A Bewick’s wren hunts in my tomato plants for a bug to bring back to the nest box on the fence post.

Last week, I got to watch the young wrens living out back leave their nest. It takes about 2 weeks for the eggs to hatch and another 2 or so for the nestlings to fledge so I had been keeping track so I wouldn’t miss the show, which came last Monday afternoon.

Each day leading up to flight day, the cheeping in the box grew louder and louder whenever one of the adults showed up with a worm or bug. Last Monday, I noticed that the adults were up in the trees singing and calling louder than usual. Then, I noticed one of the young birds kept poking his head out.

He would sit in the hole and look around at the world, studying it and listening for his parents, sometimes responding, sometimes ducking back into the dark safety of the nest.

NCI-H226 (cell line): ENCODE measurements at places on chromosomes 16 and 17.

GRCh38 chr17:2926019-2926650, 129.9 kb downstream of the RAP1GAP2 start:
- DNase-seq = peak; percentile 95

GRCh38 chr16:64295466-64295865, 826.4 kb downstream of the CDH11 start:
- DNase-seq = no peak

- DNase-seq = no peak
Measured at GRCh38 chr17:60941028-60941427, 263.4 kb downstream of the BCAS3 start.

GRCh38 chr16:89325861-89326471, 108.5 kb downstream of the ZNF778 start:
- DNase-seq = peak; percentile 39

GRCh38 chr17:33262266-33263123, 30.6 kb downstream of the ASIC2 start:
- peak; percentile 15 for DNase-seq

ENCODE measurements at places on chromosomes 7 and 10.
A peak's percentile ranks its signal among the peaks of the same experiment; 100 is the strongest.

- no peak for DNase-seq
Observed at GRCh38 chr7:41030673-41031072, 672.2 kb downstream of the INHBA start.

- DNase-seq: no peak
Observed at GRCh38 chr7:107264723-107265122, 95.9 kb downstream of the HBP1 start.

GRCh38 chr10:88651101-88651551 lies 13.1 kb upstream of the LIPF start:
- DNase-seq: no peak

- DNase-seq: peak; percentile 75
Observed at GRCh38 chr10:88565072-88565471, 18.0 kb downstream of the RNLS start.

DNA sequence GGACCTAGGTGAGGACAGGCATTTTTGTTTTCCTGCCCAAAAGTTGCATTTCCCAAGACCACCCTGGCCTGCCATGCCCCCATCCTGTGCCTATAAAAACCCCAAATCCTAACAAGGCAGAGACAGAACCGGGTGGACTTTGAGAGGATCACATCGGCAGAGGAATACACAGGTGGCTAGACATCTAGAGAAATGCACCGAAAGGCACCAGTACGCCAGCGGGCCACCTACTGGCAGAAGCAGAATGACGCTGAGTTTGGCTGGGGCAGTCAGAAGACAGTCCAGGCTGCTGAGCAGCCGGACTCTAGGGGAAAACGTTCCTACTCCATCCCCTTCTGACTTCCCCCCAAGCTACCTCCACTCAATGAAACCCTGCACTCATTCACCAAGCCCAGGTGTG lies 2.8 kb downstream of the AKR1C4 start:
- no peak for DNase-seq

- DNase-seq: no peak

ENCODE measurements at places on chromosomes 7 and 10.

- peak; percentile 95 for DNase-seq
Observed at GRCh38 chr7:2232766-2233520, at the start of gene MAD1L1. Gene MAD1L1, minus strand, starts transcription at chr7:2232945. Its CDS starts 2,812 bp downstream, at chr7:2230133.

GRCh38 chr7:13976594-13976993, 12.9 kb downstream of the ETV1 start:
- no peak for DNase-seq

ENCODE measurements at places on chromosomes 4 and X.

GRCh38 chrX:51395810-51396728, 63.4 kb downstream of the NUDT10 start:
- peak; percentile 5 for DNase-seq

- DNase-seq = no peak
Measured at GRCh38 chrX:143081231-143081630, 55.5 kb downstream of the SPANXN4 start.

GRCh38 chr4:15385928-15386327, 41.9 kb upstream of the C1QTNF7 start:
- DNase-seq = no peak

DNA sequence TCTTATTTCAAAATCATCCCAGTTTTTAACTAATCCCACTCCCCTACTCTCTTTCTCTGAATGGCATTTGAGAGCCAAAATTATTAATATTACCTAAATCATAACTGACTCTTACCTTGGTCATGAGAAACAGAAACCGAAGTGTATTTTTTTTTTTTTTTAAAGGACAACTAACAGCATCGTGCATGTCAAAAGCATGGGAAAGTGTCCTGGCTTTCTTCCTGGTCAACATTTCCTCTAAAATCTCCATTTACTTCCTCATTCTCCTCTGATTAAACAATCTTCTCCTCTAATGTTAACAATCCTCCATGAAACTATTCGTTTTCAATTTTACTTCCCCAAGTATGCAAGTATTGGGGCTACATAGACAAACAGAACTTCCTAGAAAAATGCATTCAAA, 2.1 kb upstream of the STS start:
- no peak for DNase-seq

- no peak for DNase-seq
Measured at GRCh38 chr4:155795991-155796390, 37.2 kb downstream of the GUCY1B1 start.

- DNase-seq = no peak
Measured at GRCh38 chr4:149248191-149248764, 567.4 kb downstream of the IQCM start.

Occasionally, he’d get his little feet up onto the lip of the hole and look ready to jump only to back into the nest again. Eventually, he jumped and flew to a nearby tree.

He hopped around in the branches and then flew up to the roof of the neighbor’s house where one of his parents met him, and then they flew off from there. A few minutes later, a second wren poked his head out of the nest and went through the same process.

At one point, one of the adults brought a worm to the nest, went in and then left again with the worm, as if to say, “You want this? Come out and get it.”

By the end of the day, the first 3 (maybe 4, I’m not sure how many there were – 5 at least) had flown and only 2 remained. They flew away early the next morning.

When I cleaned out the nest box, I inspected their nest as I broke it up and scattered it on the ground for other birds to use and was surprised by the amount of dog and cat fur in there. I guess regular brushings of all the beasts is good for the birds too.